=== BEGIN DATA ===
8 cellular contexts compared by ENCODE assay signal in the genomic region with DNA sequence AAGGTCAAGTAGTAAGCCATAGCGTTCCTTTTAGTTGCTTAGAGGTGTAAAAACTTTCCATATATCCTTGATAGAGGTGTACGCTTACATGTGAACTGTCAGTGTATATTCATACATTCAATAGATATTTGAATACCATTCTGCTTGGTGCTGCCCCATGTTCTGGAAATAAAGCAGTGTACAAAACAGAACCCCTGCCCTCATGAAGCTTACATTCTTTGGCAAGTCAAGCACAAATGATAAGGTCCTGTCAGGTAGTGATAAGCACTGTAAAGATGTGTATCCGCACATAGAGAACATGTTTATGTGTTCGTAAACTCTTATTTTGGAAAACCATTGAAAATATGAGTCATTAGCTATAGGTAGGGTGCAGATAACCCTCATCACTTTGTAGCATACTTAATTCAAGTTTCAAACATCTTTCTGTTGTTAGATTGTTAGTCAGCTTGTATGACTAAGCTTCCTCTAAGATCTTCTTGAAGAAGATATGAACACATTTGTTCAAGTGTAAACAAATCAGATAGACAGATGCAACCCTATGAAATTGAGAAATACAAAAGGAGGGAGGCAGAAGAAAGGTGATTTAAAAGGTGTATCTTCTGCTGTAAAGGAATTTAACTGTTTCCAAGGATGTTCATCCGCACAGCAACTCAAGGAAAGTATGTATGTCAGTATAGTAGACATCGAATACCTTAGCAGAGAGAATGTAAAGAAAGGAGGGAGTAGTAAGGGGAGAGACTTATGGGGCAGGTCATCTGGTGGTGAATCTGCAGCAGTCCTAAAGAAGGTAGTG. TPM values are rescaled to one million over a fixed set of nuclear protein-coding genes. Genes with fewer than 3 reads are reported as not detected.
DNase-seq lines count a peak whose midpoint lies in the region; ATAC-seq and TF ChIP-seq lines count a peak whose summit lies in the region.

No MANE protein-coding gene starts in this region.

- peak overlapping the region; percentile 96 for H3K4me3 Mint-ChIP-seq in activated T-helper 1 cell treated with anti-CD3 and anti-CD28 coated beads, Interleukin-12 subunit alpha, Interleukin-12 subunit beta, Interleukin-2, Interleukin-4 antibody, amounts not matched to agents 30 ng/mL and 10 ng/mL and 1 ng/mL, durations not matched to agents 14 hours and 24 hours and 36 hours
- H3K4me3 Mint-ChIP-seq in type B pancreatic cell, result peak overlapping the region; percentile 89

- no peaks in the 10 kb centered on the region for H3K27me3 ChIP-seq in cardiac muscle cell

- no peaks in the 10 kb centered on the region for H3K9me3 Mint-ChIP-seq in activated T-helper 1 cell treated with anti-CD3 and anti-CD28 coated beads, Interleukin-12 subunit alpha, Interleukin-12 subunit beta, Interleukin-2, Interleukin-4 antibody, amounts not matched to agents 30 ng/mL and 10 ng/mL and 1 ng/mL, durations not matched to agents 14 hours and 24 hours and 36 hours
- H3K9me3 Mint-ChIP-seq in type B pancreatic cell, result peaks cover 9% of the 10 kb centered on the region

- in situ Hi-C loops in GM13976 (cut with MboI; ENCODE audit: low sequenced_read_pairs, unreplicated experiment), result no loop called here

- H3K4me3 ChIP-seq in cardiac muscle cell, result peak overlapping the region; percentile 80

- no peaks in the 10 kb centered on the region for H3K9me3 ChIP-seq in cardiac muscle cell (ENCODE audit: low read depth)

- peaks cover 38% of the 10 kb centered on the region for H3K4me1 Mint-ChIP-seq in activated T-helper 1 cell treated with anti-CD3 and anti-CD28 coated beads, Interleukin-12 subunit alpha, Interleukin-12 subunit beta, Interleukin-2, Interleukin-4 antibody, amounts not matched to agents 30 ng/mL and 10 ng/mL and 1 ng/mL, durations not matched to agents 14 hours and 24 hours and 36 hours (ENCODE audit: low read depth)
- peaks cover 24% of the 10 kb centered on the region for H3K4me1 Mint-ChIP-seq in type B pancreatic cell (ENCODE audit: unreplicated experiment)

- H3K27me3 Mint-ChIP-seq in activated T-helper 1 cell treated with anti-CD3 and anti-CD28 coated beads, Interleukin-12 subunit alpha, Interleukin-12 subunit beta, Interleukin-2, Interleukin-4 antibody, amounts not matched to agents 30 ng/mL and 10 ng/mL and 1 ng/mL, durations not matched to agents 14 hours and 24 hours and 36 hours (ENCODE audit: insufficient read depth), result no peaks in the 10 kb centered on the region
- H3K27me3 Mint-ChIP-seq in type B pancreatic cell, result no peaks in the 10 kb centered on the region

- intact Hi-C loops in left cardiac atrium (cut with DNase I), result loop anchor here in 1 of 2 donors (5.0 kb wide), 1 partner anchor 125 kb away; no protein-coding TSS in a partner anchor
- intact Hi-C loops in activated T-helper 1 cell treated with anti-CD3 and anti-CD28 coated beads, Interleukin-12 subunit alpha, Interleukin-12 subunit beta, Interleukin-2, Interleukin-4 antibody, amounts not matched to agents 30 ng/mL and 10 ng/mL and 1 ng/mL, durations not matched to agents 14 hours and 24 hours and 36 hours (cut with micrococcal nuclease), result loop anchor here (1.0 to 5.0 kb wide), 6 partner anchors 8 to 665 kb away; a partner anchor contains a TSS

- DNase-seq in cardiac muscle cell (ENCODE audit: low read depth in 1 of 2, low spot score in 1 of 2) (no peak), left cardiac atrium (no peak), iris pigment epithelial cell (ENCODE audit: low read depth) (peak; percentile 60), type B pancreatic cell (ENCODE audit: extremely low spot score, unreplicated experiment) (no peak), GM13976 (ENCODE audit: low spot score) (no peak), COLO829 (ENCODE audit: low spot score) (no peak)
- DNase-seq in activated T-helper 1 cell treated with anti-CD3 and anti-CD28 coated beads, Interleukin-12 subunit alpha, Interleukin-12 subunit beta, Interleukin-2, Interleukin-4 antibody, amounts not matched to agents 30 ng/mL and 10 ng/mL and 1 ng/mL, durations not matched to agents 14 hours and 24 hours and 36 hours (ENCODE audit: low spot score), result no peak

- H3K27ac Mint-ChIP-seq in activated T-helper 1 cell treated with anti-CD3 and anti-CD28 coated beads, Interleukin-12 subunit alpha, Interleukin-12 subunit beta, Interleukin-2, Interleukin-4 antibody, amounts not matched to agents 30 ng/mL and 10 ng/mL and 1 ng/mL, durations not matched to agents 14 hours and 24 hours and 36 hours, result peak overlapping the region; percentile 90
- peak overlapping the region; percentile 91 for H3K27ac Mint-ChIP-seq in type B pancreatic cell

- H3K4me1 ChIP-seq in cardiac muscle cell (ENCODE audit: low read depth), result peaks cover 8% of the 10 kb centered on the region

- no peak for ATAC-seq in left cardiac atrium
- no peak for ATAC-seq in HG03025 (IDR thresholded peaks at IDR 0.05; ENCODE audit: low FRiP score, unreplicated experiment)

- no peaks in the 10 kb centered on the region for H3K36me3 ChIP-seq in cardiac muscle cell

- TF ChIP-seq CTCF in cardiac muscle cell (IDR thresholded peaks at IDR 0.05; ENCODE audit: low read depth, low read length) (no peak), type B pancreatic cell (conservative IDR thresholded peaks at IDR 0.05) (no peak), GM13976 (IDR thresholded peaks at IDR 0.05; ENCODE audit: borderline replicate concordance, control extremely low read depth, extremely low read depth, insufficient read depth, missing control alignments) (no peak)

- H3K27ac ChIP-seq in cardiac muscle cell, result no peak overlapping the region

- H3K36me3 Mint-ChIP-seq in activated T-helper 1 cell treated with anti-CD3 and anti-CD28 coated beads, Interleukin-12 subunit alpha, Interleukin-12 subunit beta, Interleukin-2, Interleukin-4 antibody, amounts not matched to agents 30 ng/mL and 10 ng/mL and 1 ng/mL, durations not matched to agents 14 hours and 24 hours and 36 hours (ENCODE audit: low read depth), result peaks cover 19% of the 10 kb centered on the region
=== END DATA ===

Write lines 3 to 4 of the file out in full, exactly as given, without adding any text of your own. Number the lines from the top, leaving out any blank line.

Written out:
No MANE protein-coding gene starts in this region.

- peak overlapping the region; percentile 96 for H3K4me3 Mint-ChIP-seq in activated T-helper 1 cell treated with anti-CD3 and anti-CD28 coated beads, Interleukin-12 subunit alpha, Interleukin-12 subunit beta, Interleukin-2, Interleukin-4 antibody, amounts not matched to agents 30 ng/mL and 10 ng/mL and 1 ng/mL, durations not matched to agents 14 hours and 24 hours and 36 hours